A new ad from national Republicans in the special election to replace the late U.S. Rep. C.W. Bill Young features something old, something new, something borrowed, but not much that is true.
The National Republican Congressional Committee unveiled the TV ad Wednesday — a 30-second attack on Democrat Alex Sink's support of President Barack Obama's health care law.
"Alex Sink's loyalty is to them, not Florida. Why else would she continue to support Obamacare?" the ad says, while flashing a picture of Sink, Obama and House Minority Leader Nancy Pelosi, D-Calif. "Three hundred thousand Floridians will lose their current health plans, $700 billion cut from Medicare for seniors. And now nonpartisan government analysts say Obamacare will cost our economy up to 2.5 million jobs."
The special election is March 11. Sink supports the law and wants to see it improved; Republican David Jolly opposes it.
We checked all three claims made by the NRCC in the ad.
The first, about 300,000 Floridians losing insurance, is "borrowed" from Sen. Marco Rubio, R-Fla., who said in October that "300,000 people are going to lose their individual coverage because of Obamacare. Now those people next year, they don't have health insurance." We ruled his claim Mostly False.
The NRCC is more careful with wording. The group says 300,000 Floridians will lose their "current health plans," but doesn't claim that those individuals will be without insurance next year (it's illegal and there's a penalty for not having insurance). But there's still quite a bit of context missing.
The 300,000 refers to the number of policyholders Florida Blue identified as having plans that did not meet the law's minimum coverage standards and would be canceled.
It's true Florida Blue will phase out those policies (though the Obama administration delayed that requirement by a year). But even then, Florida Blue said it is working with customers to ensure they find new policies.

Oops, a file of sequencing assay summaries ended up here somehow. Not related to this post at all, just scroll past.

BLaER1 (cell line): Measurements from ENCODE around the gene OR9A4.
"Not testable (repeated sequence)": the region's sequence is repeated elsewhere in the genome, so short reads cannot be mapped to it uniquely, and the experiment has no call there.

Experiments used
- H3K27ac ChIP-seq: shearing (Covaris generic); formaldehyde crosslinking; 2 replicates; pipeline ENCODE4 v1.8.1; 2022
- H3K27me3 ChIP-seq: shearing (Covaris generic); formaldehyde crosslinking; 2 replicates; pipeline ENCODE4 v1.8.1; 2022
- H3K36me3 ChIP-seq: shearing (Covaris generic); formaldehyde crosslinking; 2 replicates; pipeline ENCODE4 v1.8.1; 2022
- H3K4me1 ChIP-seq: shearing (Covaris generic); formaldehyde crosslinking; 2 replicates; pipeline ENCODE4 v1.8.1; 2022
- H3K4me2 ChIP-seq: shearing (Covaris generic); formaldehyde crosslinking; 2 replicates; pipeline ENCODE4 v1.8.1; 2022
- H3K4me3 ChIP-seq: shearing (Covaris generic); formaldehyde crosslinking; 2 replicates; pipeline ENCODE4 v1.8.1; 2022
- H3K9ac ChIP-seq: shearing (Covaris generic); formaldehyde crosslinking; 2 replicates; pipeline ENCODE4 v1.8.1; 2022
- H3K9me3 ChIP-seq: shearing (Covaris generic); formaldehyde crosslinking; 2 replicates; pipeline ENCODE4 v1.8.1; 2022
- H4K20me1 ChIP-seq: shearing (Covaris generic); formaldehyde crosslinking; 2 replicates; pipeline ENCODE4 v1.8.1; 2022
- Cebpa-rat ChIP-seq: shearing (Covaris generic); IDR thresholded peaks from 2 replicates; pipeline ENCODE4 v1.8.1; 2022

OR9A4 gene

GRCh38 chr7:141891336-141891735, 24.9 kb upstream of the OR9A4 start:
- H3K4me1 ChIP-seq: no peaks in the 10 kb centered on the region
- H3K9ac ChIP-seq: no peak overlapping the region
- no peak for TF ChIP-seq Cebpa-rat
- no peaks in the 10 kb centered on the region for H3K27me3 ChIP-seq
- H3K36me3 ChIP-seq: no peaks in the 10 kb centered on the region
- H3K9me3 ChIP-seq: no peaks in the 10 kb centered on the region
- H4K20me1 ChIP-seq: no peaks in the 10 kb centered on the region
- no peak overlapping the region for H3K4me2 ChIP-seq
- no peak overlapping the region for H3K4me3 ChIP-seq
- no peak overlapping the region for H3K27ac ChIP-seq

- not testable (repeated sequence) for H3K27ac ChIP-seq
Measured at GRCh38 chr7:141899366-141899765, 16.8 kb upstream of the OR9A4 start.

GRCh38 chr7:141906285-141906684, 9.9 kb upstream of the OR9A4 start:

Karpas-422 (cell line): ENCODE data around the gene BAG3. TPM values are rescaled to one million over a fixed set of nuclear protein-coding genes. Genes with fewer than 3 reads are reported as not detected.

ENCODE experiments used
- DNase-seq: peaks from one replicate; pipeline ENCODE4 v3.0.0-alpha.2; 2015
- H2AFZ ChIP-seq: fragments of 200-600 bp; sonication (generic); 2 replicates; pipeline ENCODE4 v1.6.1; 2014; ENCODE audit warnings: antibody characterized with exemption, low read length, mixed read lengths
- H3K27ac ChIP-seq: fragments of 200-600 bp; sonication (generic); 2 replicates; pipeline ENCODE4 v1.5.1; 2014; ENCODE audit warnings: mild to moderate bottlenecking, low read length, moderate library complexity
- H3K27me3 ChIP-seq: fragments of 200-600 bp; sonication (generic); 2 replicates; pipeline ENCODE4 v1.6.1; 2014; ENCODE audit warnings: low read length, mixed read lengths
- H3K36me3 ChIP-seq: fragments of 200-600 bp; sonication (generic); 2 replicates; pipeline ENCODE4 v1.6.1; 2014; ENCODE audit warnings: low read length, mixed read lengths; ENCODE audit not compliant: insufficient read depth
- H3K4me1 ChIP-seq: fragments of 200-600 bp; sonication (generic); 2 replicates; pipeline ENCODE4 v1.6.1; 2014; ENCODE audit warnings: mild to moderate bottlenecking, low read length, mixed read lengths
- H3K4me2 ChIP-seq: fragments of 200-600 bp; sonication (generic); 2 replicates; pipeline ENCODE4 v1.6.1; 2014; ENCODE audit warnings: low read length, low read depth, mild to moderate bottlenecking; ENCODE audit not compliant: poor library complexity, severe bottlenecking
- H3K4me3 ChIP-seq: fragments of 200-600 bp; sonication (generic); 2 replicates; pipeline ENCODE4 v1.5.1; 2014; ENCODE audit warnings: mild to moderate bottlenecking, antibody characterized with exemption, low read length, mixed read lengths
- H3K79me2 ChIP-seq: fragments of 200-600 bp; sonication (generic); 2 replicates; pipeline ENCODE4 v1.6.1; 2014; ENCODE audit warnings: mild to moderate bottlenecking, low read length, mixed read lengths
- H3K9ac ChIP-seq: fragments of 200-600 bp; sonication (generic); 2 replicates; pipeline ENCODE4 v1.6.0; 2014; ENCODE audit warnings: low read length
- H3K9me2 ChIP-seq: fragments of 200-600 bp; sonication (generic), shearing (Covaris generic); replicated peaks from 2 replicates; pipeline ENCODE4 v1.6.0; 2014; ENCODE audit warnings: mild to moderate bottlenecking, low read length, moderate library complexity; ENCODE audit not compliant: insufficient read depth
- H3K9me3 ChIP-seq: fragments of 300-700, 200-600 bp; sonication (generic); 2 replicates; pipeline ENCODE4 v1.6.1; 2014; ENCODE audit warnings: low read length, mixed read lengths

Some of those individuals may have already found new coverage on the federal marketplace, and if they make less than 400 percent of the federal poverty level, they also might have been eligible for a subsidy that makes the coverage cheaper. It's also possible they're paying more, but getting more coverage in return.
It's unclear how many — if any — would no longer have coverage at all.
While the NRCC ad more accurately worded its claim than Rubio's comments, it paints an incomplete picture. We rate it Half True.
The second claim — that Obamacare includes a "$700 billion cut from Medicare for seniors" — is an "old" claim that's been around since 2010.
The Affordable Care Act does take steps to decrease the growth in Medicare outlays. According to the most recent analysis from the nonpartisan Congressional Budget Office, the reduction in spending is about $716 billion through 2022.
But those savings are supposed to be achieved without cutting services for seniors. About one-third of the savings come from shrinking Medicare Advantage, a subset of the program that is run by private insurers.
Started under President George W. Bush, Medicare Advantage was supposed to inject competition into the market for senior care, but the plans ended up costing more.
Obamacare also reduces payments for hospitals that don't meet performance benchmarks. This is intended to incentivize health facilities to improve efficiency and quality of care.
Moreover, the preferred spending plan of congressional Republicans assumed the same $716 billion in savings.
The ad is right on the numbers, and there is going to be a reduction in Medicare spending, though calling it a "cut" is a misnomer. We rate the claim Half True.
The last statement in the ad is a "new" attack that "Obamacare will cost our economy up to 2.5 million jobs." It became a talking point among Republicans when the Congressional Budget Office recently released an update on the law's economic impact.
The CBO report said Obamacare will result in a "decline in the number of full-time-equivalent workers of about 2 million in 2017, rising to about 2.5 million in 2024."
Many Republicans reacted as though this supported their claims that Obamacare will be a job-killer. But there's a big difference between a decline in full-time equivalent workers and employers cutting jobs as a result of the law.
Positions aren't going to be eliminated. Instead, the CBO report says improved access to insurance on the individual market and new subsidies to help pay for it will encourage some Americans to not work as much.
Also, it's not that 2.5 million workers will stop working, but the equivalent of 2.5 million full-time workers. That means there will be some mix of employees scaling back their hours, leaving a second part-time job or exiting the workforce entirely.
Those distinctions are critical to understanding the law's impact on the labor markets. As a result, we rate the claim Mostly False.
Edited for print. Read the full rulings at PolitiFact.com.